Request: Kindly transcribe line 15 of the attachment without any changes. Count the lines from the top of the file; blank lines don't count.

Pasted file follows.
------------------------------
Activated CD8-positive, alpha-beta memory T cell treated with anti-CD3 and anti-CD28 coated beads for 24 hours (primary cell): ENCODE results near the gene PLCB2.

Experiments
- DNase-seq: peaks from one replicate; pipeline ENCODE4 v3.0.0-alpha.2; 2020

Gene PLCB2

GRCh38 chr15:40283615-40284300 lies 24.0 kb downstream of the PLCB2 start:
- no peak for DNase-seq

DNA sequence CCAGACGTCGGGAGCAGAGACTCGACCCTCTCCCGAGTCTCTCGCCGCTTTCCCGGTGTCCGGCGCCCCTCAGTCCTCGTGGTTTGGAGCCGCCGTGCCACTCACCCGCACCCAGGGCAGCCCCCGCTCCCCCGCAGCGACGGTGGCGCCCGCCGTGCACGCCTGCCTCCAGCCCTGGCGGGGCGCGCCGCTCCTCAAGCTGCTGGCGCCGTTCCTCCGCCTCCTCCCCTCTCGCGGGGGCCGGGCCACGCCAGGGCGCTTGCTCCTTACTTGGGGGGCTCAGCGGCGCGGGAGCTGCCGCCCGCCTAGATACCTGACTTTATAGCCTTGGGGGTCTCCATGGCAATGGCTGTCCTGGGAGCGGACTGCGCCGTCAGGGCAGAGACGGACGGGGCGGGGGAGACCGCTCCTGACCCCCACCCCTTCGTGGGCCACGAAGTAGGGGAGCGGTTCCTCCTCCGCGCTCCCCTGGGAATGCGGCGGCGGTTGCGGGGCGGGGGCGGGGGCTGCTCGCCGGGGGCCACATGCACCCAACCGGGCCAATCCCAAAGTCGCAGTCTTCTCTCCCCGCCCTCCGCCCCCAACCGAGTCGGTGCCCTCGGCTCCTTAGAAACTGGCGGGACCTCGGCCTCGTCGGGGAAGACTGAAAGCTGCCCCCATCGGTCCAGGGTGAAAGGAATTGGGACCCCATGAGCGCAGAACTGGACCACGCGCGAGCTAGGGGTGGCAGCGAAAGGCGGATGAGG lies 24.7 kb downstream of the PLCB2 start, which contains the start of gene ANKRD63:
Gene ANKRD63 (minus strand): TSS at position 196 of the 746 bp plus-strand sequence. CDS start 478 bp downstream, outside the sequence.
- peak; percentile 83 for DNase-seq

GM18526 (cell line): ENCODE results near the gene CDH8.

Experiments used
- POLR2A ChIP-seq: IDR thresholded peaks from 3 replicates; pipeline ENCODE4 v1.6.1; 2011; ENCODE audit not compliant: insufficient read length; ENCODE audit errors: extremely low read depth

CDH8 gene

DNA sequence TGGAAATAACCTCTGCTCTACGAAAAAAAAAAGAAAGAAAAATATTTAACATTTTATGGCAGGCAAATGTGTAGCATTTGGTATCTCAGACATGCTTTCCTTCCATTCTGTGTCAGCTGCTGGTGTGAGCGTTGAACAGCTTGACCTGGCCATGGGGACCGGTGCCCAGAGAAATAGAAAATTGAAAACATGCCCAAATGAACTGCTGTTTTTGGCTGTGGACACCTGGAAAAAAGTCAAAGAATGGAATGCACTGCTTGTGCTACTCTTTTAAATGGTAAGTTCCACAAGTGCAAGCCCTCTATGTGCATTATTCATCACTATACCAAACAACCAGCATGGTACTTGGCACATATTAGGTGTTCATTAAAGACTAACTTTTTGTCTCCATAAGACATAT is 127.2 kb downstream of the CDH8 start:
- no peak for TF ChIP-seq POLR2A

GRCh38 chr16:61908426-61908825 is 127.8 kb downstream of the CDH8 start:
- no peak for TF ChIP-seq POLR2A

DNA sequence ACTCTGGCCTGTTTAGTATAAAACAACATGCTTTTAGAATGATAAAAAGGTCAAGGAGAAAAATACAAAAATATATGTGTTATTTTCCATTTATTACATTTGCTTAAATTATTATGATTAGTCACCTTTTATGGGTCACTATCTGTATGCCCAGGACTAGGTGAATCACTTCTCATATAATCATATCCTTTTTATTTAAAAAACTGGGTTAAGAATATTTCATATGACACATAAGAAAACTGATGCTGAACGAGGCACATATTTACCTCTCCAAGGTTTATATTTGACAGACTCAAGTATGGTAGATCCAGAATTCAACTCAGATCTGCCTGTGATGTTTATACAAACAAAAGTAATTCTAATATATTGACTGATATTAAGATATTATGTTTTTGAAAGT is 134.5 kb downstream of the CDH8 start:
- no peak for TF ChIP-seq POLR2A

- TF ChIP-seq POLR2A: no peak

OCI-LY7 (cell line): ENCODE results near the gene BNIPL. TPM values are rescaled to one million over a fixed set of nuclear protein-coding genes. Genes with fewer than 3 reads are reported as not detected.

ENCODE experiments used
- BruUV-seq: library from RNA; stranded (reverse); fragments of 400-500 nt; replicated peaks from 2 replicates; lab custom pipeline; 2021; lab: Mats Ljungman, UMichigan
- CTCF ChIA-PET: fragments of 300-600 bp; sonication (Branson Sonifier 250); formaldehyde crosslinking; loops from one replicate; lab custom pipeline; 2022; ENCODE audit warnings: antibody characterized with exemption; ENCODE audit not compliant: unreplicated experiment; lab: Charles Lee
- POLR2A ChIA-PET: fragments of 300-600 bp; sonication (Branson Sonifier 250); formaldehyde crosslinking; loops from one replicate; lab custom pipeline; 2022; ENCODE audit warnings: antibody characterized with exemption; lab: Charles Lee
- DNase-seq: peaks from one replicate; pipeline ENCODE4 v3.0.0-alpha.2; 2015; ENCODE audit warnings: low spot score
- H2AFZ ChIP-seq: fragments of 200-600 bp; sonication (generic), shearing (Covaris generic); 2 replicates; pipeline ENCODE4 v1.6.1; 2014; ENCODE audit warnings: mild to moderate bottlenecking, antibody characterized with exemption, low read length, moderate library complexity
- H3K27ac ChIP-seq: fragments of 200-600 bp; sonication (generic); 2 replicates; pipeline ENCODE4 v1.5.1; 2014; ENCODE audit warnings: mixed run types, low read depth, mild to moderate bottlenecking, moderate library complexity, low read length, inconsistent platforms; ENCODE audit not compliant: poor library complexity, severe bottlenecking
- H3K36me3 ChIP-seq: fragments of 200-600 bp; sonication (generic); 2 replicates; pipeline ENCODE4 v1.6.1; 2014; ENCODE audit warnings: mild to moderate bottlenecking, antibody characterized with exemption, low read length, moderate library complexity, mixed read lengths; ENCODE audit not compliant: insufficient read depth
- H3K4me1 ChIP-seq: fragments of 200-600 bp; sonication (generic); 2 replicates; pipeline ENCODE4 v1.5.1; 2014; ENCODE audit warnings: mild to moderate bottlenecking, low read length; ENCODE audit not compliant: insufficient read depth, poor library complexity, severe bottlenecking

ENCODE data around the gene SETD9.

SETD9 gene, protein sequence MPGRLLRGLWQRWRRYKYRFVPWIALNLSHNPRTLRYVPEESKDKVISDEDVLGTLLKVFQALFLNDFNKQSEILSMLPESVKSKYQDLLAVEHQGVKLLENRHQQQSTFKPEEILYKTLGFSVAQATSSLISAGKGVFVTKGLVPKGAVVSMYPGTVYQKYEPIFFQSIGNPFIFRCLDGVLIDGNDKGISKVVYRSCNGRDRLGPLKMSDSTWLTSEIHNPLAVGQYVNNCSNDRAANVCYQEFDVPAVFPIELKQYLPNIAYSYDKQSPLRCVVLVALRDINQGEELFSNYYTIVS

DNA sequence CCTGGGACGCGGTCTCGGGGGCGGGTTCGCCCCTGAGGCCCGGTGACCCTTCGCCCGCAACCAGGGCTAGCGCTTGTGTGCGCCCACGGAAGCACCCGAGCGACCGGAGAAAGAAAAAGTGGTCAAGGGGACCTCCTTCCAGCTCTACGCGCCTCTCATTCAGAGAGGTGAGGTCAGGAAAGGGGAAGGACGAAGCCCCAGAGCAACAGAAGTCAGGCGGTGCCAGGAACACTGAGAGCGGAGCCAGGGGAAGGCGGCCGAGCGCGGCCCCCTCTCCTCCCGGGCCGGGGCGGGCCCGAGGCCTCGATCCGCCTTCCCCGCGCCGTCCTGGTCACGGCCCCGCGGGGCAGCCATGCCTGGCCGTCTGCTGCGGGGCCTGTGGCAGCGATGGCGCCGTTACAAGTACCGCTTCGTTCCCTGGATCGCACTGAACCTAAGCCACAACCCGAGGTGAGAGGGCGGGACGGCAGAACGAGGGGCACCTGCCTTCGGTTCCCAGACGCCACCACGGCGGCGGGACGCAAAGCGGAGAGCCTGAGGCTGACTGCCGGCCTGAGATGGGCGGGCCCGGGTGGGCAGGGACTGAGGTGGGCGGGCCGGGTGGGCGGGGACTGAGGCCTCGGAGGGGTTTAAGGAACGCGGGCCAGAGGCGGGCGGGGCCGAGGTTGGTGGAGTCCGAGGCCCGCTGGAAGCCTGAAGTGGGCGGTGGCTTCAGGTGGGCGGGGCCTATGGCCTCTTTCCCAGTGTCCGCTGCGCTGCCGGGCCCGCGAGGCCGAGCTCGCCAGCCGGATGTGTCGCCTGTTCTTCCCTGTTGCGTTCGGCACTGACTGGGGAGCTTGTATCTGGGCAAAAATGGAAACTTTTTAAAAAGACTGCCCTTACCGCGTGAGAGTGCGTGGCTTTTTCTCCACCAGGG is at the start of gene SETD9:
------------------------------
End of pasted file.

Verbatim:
- no peak for TF ChIP-seq POLR2A